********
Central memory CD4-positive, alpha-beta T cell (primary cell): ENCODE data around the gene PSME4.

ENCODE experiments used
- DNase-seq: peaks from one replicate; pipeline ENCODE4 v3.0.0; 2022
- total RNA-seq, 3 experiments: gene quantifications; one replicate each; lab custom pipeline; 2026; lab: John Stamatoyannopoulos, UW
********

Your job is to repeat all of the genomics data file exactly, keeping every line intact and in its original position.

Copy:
Central memory CD4-positive, alpha-beta T cell (primary cell): ENCODE data around the gene PSME4.

ENCODE experiments used
- DNase-seq: peaks from one replicate; pipeline ENCODE4 v3.0.0; 2022
- total RNA-seq, 3 experiments: gene quantifications; one replicate each; lab custom pipeline; 2026; lab: John Stamatoyannopoulos, UW